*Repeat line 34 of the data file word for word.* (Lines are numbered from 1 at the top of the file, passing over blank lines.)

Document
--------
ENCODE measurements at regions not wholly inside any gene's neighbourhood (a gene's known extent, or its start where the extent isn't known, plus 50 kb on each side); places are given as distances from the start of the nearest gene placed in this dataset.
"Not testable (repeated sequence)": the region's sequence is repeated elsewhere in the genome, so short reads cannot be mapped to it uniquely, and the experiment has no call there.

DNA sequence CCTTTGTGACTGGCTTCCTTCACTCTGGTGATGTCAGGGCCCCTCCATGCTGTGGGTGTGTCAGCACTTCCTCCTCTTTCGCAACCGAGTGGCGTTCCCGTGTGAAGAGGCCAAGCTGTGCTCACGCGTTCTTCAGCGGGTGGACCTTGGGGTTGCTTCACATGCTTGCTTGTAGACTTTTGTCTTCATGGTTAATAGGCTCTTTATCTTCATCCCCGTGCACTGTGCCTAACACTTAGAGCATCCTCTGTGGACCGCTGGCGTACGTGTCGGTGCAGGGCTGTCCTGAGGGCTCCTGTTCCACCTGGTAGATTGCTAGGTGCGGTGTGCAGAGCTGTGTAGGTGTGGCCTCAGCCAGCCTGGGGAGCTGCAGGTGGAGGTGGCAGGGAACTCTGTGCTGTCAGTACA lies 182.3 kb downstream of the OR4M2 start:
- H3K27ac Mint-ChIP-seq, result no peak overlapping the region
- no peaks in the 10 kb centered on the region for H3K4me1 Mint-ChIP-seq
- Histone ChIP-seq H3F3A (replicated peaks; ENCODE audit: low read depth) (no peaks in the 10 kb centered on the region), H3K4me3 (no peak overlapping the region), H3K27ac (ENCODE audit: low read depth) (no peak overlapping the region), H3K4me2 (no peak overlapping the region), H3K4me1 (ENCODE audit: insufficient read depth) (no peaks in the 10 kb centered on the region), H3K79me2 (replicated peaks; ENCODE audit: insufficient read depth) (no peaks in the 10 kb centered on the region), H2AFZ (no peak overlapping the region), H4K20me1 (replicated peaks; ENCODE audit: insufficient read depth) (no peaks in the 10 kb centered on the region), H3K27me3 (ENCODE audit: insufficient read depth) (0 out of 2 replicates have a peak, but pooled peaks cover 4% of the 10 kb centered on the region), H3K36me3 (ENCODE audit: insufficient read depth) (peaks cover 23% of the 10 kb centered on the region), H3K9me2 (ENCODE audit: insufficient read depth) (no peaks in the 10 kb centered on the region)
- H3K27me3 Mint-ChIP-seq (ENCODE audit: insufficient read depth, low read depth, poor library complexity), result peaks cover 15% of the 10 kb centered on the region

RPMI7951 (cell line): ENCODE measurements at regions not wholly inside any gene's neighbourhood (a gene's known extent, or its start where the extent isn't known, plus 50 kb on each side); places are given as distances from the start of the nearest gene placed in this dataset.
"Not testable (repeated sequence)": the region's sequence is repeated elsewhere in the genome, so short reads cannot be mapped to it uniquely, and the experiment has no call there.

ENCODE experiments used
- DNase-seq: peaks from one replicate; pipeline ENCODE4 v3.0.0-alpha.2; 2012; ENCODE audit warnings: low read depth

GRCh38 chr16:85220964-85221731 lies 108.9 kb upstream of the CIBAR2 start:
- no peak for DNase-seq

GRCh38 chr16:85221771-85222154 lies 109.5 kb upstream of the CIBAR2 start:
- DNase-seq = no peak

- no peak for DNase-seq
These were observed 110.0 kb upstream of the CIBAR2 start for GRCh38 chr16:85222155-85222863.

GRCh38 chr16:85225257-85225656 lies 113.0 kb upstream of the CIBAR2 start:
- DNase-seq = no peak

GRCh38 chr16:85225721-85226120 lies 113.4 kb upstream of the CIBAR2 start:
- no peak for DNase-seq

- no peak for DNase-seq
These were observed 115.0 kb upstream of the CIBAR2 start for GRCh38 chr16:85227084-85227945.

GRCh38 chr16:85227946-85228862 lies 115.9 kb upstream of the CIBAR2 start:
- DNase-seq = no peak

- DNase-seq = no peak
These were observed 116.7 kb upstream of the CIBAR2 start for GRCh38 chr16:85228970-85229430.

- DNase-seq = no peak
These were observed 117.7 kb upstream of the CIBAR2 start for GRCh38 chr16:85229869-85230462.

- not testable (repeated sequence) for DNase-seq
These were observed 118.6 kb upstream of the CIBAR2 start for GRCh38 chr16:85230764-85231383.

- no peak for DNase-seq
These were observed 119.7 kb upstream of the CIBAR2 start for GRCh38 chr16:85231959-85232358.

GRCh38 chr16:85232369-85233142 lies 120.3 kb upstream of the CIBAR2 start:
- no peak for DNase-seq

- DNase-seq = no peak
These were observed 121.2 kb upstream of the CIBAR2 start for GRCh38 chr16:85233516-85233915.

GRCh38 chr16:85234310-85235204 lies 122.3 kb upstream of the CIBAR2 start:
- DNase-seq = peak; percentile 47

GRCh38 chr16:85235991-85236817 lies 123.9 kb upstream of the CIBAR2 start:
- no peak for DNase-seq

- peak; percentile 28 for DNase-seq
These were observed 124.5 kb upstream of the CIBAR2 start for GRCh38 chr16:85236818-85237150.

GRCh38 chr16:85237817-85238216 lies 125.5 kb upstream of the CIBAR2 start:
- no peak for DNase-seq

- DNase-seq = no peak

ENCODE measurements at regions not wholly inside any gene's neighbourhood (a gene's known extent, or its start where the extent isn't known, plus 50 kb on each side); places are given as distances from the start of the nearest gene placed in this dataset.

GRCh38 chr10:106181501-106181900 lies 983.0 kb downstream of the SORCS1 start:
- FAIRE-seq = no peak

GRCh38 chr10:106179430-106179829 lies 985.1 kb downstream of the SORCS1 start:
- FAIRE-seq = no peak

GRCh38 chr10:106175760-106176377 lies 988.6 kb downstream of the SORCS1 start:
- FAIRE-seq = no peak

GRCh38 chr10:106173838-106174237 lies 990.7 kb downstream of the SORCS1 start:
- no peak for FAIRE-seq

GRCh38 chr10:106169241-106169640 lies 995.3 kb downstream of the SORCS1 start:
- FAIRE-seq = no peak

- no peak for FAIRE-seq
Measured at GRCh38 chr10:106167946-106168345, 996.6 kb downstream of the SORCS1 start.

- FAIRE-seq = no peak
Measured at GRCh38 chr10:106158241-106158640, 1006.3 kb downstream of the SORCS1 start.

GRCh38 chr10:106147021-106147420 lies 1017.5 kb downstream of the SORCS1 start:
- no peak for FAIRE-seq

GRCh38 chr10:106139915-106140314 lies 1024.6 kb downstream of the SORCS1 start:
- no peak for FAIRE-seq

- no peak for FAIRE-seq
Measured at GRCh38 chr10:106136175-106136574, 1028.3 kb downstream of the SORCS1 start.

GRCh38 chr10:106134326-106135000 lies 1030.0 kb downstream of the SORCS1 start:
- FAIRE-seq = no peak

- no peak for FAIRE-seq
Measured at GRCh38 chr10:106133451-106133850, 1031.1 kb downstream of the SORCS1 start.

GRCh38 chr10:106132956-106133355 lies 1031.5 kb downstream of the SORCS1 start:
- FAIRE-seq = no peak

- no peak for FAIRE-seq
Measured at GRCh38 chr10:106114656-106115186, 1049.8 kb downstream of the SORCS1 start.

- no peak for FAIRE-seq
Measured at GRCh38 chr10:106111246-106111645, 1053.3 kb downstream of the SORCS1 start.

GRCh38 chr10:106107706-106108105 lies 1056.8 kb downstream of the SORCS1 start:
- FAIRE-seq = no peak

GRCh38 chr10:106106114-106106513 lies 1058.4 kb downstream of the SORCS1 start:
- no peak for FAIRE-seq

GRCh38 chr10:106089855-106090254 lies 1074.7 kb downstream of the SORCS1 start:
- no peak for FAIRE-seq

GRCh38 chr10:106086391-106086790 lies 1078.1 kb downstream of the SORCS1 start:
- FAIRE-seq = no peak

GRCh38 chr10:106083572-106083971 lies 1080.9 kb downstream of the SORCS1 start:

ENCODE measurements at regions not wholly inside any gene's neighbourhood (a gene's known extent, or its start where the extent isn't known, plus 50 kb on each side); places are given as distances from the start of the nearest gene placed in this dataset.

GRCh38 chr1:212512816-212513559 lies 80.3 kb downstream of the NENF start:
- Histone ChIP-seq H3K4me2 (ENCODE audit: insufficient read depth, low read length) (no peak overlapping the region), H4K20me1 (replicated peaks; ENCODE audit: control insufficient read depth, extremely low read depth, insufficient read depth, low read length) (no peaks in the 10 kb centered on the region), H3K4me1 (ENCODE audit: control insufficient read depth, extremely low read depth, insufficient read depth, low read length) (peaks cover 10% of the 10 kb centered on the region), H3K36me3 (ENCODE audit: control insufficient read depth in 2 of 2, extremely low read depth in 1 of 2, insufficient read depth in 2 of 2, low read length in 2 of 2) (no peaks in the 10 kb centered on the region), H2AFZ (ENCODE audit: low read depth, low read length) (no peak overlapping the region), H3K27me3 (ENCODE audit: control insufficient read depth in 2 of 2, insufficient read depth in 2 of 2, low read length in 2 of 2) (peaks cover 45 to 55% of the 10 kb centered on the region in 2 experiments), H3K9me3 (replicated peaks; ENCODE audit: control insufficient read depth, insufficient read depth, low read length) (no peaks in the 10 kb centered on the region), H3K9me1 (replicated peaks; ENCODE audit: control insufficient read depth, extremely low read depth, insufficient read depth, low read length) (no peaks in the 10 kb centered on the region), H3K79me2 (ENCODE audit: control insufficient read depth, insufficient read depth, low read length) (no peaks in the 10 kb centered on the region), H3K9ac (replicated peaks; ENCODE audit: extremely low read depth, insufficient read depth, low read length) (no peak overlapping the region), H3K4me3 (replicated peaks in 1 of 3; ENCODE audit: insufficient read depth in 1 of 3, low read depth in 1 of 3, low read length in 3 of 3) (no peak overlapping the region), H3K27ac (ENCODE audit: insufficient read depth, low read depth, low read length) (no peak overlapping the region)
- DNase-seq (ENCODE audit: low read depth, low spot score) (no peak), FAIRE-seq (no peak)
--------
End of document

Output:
GRCh38 chr16:85232369-85233142 lies 120.3 kb upstream of the CIBAR2 start: